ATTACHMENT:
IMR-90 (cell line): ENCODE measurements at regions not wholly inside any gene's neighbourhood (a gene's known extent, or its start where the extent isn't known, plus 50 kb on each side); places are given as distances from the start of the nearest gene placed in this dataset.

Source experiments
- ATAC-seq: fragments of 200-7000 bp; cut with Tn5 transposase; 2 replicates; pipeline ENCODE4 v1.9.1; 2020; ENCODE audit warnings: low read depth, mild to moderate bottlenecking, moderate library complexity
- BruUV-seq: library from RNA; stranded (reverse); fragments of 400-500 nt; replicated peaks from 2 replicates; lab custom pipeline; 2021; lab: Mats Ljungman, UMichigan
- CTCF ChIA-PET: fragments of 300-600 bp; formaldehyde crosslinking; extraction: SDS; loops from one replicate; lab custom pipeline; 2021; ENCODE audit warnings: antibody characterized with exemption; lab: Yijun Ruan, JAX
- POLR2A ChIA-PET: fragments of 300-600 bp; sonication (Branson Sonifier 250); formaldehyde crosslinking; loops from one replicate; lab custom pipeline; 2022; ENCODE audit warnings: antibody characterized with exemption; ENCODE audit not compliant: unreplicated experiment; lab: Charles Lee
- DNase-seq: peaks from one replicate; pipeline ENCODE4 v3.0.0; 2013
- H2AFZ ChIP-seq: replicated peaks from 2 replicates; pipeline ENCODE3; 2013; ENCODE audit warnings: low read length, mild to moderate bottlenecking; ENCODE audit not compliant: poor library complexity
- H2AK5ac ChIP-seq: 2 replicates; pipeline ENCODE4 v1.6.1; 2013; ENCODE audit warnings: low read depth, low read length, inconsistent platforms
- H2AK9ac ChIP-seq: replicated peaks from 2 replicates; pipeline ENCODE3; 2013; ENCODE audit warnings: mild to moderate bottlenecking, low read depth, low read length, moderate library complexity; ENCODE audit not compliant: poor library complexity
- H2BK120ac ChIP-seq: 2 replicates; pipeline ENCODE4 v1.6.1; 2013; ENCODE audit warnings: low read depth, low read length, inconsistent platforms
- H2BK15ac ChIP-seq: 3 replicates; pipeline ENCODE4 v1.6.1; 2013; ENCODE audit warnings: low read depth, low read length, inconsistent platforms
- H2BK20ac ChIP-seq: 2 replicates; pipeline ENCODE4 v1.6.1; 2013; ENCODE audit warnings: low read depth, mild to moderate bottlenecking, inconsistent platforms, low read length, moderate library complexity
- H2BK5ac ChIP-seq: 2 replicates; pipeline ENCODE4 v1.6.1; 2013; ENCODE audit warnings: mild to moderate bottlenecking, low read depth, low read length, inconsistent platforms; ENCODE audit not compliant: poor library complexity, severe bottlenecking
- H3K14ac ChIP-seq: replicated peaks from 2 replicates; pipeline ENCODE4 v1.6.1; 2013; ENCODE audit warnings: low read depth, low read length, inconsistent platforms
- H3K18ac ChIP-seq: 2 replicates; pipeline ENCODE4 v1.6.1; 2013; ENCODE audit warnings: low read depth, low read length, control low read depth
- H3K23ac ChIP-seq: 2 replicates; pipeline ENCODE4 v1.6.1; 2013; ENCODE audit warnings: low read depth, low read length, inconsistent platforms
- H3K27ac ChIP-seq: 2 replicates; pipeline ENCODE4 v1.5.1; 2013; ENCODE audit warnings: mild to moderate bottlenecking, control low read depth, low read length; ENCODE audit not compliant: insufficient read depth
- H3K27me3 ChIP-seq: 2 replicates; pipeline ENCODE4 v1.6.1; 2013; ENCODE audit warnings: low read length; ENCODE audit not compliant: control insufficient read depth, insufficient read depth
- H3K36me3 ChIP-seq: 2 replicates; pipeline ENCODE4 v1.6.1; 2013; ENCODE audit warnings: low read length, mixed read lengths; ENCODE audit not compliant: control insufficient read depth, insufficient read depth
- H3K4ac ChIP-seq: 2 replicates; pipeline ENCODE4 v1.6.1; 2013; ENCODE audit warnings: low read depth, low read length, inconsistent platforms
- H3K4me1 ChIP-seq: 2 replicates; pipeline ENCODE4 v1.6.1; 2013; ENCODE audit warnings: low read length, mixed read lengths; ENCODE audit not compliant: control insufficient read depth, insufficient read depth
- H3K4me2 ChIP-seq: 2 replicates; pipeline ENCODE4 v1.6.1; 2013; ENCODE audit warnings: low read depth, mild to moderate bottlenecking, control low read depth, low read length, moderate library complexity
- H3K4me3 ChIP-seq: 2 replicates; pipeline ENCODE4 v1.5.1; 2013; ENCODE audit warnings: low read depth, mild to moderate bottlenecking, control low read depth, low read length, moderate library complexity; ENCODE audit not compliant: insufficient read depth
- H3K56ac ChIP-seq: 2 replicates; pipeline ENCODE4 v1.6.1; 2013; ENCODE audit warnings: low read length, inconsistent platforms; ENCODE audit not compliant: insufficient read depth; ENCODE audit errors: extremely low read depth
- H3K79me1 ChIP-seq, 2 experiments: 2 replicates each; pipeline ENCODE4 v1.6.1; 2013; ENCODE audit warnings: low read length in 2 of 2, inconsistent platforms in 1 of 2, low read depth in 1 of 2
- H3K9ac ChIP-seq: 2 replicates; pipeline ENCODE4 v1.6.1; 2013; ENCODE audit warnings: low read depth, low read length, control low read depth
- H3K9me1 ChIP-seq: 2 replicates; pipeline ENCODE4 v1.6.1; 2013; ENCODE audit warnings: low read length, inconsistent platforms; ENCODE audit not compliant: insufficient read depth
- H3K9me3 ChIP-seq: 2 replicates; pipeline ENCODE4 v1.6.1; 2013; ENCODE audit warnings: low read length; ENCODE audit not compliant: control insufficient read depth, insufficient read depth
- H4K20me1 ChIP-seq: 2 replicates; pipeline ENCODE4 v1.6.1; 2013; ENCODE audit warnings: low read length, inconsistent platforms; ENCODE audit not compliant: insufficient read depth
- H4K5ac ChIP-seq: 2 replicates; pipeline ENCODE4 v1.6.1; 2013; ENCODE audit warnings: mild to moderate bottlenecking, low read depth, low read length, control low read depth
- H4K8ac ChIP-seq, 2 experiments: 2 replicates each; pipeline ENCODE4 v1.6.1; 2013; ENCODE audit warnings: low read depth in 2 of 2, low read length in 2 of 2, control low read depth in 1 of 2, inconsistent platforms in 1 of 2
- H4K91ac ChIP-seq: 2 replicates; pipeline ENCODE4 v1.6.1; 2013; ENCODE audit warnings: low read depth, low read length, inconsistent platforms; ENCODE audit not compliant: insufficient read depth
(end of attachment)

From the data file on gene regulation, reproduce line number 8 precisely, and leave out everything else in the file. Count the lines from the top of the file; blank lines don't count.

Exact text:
- H2AFZ ChIP-seq: replicated peaks from 2 replicates; pipeline ENCODE3; 2013; ENCODE audit warnings: low read length, mild to moderate bottlenecking; ENCODE audit not compliant: poor library complexity